Niches and speciation in orca
The niche of a species is its lifestyle. Minute ecological effects create the niche meaning many populations of a species differ and could be on the way to speciation themselves. This applies as long as Darwin's pre-requisite of reproductive separation is maintained. The killer whale, Orcinus orca, seems to be sufficiently isolated in some of its populations for totally different "cultures" to have evolved. Their niches differ most obviously in their feeding. There has been little progress in the North Sea orca who specialise in predating harbour seals, mackerel and herring, but the classic orca situation in the NE Pacific gives us much more to get our teeth into.
These top Pacific predators eat a broad range of animals, but many animals specialise in a much narrower range. Sympatric (living in the same place) populations in the NE Pacific form two very distinct "ecotypes." These 2 ecotypes possess a different niche because one eats fish and the other eats mammals. Being reproductively isolated means that speciation has progressed, with a probable period of separation followed by the current sympatric situation where 2 populations may been forced together because prey became available.
So the question this paper tried to answer was, "Does the speciation of orcas start to take place while they are living in the same place? (sympatric speciation.) The achievement an answer would be magnificent, if niche variation between the 2 NE Atlantic populations could be observed. This variation could be the raw material for their adaptive radiation.
Then this would lead to the early stages of ecotype formation or speciation. Andrew D. Foote of the University of Copenhagen and colleagues from varied sources such as Scotland, the Netherlands, Greenland and Western Australia has written their paper, "Tracking niche variation over millennial timescales in sympatric killer whale lineages," in the Proceedings of the Royal Society B: Biological Sciences.
Three orca specimens from Northern Jutland, Denmark with the same mDNA control region haplotype illustrate the variation in isotopic niche among samples:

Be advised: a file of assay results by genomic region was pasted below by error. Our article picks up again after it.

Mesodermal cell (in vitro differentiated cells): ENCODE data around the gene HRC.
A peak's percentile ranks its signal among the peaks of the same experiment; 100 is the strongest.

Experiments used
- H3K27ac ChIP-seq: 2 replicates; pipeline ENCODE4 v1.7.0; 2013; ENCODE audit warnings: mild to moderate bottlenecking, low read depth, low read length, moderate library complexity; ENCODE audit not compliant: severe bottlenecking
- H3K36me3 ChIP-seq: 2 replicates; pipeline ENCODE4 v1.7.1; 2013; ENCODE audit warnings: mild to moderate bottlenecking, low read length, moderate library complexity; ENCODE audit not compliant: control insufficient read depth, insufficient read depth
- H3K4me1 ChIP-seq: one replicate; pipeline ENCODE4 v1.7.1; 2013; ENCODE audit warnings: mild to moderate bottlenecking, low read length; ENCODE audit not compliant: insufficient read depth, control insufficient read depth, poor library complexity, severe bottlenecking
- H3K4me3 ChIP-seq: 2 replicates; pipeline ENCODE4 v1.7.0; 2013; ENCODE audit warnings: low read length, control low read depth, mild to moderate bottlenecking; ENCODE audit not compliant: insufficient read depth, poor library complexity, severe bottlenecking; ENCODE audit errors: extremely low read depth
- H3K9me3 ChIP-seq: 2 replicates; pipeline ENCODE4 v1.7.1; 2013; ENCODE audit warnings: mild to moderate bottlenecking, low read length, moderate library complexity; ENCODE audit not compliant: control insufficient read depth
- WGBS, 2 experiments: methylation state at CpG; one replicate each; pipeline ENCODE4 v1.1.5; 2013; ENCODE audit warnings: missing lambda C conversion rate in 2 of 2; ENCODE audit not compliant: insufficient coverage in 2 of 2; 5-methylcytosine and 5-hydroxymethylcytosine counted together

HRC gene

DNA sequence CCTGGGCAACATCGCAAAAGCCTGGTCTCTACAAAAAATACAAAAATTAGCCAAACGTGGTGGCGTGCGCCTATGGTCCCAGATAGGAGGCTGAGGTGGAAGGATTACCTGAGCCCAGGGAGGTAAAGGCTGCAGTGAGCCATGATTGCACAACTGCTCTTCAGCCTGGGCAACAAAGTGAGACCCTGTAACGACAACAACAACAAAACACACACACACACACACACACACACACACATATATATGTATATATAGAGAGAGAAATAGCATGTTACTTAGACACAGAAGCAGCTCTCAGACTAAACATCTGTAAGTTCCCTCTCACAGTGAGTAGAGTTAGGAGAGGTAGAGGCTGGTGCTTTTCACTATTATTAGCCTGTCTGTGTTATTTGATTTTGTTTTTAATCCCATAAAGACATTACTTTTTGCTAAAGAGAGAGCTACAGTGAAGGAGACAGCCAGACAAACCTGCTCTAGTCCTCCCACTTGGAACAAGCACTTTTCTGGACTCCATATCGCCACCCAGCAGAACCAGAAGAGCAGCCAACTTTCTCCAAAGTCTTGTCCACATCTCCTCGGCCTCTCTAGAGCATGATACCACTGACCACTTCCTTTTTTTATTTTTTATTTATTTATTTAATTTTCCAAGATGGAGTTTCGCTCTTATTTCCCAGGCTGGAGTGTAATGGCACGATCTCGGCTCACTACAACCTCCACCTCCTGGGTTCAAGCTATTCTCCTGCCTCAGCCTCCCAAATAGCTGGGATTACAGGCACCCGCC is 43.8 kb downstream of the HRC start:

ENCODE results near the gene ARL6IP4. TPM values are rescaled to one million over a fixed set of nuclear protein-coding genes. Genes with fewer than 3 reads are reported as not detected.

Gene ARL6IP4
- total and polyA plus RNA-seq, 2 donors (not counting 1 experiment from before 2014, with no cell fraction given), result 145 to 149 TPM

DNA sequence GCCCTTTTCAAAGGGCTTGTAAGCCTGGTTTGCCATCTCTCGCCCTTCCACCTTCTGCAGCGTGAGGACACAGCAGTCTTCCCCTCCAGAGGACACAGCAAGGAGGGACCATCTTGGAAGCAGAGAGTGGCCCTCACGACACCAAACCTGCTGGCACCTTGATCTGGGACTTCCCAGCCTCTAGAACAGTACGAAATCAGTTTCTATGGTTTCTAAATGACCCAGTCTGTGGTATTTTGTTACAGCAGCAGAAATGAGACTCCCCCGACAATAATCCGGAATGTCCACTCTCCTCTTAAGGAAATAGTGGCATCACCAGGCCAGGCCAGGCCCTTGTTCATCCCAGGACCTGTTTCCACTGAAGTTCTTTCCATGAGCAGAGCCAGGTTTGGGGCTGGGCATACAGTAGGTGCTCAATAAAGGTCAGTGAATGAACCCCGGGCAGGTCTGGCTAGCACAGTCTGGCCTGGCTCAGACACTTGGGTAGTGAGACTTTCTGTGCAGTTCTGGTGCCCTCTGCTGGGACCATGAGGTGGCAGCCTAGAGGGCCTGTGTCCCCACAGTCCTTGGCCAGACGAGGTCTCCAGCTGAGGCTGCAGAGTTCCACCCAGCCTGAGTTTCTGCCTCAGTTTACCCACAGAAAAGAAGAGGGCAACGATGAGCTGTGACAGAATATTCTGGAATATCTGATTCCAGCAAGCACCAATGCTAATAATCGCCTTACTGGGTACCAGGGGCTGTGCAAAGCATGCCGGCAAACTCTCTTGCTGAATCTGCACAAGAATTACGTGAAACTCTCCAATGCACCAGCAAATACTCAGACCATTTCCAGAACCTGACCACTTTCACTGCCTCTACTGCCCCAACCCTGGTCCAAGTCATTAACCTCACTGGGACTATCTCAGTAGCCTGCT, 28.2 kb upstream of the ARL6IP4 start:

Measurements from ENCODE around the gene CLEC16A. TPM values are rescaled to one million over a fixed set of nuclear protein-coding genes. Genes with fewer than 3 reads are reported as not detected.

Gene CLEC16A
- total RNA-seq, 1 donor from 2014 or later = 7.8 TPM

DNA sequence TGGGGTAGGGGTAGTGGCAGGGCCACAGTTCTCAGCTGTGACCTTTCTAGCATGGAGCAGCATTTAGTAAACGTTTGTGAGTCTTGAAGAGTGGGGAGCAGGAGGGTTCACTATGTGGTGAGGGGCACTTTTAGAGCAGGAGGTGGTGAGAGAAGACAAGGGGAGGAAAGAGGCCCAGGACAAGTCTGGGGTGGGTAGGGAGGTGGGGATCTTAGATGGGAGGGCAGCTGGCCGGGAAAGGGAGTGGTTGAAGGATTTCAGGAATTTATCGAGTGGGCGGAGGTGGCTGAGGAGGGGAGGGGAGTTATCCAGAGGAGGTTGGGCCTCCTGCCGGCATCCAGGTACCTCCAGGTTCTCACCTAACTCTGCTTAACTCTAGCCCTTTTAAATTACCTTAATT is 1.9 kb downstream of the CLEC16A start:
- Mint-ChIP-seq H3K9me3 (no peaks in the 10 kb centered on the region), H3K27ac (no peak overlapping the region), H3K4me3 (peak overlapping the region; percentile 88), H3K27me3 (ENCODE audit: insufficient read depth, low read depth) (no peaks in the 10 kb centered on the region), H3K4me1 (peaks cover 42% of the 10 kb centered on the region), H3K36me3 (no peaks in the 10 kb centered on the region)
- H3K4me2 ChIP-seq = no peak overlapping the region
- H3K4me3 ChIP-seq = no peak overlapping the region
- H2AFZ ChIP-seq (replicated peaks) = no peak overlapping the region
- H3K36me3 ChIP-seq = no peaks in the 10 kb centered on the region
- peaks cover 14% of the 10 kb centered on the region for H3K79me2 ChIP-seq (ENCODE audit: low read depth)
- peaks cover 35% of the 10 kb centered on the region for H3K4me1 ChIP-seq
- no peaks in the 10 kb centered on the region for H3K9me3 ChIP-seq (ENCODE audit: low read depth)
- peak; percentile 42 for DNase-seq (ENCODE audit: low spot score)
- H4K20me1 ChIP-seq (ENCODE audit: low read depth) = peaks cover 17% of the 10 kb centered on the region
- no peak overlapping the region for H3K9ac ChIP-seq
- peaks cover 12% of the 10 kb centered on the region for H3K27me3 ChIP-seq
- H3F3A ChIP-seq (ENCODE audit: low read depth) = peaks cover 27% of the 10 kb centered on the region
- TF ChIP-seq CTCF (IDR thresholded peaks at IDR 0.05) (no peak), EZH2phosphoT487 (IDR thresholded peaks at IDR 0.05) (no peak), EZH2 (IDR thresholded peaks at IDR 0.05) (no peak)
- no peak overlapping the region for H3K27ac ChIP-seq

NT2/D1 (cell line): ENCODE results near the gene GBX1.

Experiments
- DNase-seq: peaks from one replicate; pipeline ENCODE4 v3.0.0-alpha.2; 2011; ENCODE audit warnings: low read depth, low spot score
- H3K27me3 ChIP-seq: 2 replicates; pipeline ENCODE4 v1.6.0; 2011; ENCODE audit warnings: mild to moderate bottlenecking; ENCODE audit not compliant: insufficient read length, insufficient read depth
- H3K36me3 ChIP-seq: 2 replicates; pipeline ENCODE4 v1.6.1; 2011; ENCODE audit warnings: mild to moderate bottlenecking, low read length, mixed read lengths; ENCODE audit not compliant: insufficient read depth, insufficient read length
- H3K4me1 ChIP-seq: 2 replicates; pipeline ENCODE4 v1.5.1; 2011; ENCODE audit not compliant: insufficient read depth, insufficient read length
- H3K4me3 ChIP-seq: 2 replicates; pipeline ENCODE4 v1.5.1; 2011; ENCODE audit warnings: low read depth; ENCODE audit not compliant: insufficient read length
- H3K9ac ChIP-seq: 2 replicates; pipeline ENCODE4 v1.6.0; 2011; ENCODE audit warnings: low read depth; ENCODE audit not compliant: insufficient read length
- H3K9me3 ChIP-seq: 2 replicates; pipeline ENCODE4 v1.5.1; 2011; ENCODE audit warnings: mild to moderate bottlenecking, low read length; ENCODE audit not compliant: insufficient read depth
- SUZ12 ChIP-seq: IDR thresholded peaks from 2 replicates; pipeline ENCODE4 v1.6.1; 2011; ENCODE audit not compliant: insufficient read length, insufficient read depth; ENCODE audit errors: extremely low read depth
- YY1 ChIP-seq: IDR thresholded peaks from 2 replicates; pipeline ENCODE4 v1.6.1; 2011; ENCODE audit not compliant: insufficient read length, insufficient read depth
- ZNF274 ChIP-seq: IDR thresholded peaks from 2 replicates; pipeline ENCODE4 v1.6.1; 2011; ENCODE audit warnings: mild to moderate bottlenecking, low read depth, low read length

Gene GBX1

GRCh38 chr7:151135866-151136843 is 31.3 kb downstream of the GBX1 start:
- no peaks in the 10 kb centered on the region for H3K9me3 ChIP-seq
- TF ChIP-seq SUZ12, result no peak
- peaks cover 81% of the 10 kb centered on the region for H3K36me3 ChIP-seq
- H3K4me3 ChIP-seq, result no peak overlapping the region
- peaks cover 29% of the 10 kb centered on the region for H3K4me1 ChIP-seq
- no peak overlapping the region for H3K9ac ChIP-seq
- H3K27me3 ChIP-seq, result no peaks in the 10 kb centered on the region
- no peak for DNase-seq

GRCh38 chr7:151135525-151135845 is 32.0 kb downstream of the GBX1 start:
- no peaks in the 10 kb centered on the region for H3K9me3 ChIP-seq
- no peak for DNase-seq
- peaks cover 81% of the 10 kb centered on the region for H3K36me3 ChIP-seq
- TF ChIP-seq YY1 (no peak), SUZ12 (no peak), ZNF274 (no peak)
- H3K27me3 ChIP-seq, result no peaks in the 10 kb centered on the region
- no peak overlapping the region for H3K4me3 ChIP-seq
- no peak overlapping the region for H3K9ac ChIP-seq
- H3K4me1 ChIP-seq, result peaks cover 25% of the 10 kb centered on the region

(i) subfossil teeth radiocarbon dated to 6800 14C years BP;
(ii) a specimen which had fish bones in its stomach;
(iii) a specimen which had the remains of several harbour seals and harbour porpoise in its stomach. The worn teeth found in all three specimens suggest some overlap in the diet, the isotopic differences suggest differences between these individuals in the relative proportions of prey species consumed.
23 sub fossil bones and teeth were dredged from the Southern Bight and brought from Iron Age midden-sites in Southern Scandinavia. Basically they were Holocene and therefore over 1000 years old. All animals were thought to be over weaning age at 4 years old or more. Comparison with specimens dating from 1865 to 1995, currently in museums consisted of mtDNA sequencing and determination of stable isotope ratios. The isotopes obtained gave an excellent measure of prey resources.
Results showed very similar values for prey range, but there was a greater spread in recent animals. For 200 to 450 generations (with a generation time of 15years), there seemed to be a concentration of herring-eaters near Norway, and more mammal predation near Iceland. Recent divergence of niche seems possible, but mating systems could have a lot to do with the situation found by the researchers. A Greenland group with seals in their stomach could be assumed to have bred with the fish-eating group of Norway and Iceland. The seal- eating group was therefore indistinguishable from the fish-eating groups.
Generalist feeding normally has better fitness levels than specialist feeders. To be efficient, the matrilineal learning of an effective hunting strategy is required. Silent travel and use of a small group with which to attack animals with acute hearing are the epitome of a mammal- hunting orca; the fish-hunters predate small clustered schools with poor hearing and a wide variation in group size. Tooth wear in orcas shows there is overlap between these 2 strategies. While the North Pacific has 2 distinct lineages that may have completed their speciation from each other, the Atlantic populations here are nowhere near this stage.
It's likely that sympatric speciation is difficult to achieve in any species. Gasterosteus aculeatus, the 3-spined stickleback, has shown no difference in its phenotype or appearance within its ecotypes and the Darwin's medium ground finch, on Galapagos, can be argued to be at a similar point in its adaptive radiation. It has significant variation in its beak shape, depending on its "ecotype". What seems to be true is that the ecotypes in these species don't seem to have been driven far enough apart to cause reproductive isolation.